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Online Introduction to

“The Life of Agricola,” by Tacitus





The Life of Agricola, is the second part of the book in the Series of “Handy Literal Translations,” on the works of Cornelius Tacitus. The first is The English Translation of Tacitus’ Germania.

Agricola, had the misfortune to be a general under some pretty oppressive Roman Emperors, so he was not noticed much in the histories. Remember, too, that it has been the fashion for 2000 years to glorify the evils of pagan societies, instead of recognising its better members. This has also helped to keep his name from being perpetuated on the lips of ‘righteous’ schoolteachers ever since the dawn of the era of Christian historians.

Tacitus was Agricola’s son-in-law, and he briefly mentions some of the miseries and repressions of honesty, the punishment of decent behavior, and the loss of free speech under a period of particularly horrible rulers of his country, before the time that he wrote this work, years after the death of his wife’s father. The fact that such a situation arose with the collusion of the senators of Rome is not over-looked. Tacitus admits his own shame at his cowardice in his introductory remarks, and again at the end of the biography.

There are lessons still to be learned about bad and immoral politicians and leaders for all of us in this book. More palatably, there is detailed information on the history of the Roman conquest of England which is largely ignored by most U. S. schools, including 2 women who led armies of Britons in revolt against their conquerors.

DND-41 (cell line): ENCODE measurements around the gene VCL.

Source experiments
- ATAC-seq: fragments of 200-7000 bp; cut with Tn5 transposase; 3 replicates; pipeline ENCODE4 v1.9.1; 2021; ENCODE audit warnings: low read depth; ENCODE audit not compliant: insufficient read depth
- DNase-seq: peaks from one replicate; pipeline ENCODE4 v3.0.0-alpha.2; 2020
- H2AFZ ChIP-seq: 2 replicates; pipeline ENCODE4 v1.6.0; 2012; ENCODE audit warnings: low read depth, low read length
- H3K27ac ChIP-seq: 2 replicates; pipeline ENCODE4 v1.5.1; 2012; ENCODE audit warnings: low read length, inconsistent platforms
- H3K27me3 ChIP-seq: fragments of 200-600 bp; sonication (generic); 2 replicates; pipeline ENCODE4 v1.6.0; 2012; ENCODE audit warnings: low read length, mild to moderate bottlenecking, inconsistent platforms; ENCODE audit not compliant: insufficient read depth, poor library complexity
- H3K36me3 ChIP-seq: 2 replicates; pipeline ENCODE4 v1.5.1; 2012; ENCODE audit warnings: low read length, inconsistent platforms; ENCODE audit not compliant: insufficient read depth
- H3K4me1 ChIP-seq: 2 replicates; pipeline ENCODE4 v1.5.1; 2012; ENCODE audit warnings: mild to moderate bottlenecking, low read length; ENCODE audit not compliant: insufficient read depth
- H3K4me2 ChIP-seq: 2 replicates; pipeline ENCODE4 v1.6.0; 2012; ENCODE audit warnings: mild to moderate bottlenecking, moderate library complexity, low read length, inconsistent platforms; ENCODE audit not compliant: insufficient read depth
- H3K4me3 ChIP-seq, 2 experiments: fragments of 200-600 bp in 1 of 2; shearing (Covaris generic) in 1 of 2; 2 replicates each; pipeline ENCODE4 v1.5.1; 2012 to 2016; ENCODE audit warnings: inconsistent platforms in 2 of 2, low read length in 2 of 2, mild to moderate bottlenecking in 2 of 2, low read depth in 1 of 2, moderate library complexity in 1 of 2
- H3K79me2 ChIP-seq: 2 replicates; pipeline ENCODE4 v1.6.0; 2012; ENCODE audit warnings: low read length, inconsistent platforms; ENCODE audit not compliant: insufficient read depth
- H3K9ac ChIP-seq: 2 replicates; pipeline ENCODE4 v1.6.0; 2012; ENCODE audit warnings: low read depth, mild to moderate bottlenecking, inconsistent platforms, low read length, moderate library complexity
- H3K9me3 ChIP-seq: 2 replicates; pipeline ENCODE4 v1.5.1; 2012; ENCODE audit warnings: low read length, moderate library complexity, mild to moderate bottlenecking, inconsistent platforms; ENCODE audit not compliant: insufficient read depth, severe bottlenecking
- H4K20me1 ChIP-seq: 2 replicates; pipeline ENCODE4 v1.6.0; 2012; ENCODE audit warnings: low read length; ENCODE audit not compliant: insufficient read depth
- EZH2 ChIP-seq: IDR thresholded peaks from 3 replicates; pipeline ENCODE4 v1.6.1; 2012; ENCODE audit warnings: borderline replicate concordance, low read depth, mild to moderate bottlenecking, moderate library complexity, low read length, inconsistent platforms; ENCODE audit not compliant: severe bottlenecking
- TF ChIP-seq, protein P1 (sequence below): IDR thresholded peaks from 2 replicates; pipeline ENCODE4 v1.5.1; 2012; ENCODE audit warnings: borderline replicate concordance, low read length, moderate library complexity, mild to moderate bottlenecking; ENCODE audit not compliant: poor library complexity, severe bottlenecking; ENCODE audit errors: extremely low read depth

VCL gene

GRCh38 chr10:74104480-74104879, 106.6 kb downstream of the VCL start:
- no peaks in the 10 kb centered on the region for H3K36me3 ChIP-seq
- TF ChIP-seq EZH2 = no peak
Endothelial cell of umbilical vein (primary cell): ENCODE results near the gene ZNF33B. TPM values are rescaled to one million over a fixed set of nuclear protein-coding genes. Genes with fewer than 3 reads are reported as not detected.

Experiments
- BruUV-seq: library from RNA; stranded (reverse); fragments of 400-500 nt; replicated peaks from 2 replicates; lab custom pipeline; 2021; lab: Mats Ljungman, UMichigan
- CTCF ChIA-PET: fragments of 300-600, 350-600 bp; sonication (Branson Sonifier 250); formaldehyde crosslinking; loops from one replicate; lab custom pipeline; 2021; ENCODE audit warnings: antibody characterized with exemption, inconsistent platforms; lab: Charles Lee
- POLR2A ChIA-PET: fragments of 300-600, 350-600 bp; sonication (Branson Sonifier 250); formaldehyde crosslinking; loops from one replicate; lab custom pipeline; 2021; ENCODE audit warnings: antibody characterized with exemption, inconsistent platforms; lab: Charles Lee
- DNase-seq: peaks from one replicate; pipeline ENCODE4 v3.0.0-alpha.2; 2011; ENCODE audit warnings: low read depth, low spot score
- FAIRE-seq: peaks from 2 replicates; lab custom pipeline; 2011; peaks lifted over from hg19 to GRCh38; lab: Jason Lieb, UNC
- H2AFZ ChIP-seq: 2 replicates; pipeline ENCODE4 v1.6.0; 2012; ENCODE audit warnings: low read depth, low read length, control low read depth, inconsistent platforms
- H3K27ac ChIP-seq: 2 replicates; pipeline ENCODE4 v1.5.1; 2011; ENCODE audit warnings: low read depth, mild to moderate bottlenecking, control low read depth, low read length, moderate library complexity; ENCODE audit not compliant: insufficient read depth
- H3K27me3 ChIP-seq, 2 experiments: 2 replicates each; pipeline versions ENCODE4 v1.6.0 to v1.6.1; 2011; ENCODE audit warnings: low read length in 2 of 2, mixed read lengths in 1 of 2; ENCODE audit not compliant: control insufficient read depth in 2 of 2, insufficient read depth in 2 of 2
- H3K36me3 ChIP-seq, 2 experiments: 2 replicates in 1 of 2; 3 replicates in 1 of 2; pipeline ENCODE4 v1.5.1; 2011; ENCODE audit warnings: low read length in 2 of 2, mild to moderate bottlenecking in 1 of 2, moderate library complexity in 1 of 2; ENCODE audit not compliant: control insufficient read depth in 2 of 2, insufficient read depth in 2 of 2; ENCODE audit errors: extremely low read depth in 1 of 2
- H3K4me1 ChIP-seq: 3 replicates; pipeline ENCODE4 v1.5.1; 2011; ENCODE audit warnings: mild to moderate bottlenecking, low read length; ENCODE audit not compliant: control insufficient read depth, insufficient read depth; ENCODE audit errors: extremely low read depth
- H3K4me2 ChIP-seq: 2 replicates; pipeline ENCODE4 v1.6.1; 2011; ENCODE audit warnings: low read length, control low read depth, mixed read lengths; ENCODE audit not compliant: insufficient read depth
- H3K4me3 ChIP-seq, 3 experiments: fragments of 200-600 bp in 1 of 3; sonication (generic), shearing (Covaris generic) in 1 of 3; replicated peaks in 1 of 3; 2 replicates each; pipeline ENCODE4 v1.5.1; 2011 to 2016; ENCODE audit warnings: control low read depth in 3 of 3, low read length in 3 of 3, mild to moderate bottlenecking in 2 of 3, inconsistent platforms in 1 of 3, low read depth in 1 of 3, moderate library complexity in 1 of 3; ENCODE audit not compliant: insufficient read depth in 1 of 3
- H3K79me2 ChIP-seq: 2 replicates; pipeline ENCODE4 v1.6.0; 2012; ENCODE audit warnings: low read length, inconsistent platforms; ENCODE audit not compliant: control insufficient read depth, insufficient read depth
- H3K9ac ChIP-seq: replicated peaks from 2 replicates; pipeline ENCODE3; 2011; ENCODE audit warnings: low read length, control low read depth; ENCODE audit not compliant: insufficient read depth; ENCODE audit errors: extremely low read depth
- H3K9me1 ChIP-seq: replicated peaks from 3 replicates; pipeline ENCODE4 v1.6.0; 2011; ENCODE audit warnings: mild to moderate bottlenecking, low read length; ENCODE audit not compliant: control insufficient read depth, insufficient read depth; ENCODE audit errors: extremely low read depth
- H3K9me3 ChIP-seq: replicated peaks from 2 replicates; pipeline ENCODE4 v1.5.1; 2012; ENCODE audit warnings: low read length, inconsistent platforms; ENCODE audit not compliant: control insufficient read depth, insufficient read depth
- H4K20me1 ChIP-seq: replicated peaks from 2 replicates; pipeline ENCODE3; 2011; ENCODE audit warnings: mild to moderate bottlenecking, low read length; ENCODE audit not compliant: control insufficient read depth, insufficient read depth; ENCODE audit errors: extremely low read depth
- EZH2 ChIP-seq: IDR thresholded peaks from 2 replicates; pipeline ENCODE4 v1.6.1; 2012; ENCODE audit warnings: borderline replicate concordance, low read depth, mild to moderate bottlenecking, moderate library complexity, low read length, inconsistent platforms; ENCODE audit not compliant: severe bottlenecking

The biography is a short one, and the footnotes are very helpful as well. All in all, it is a painless way to learn about a period of history that I never knew much about before.

The appropriate section numbers from the Latin text, and links to the online citations have kindly been provided by Bill Thayer, the modern icon for Classical Rome, and pioneer of the Online Texts Movement. As always, this text, as well as this whole site is a whole lot better thanks to him.

Get started with The Anonymous Preface, to the English translation of The Life of Cnæus Julius Agricola, by Cornelius Tacitus.






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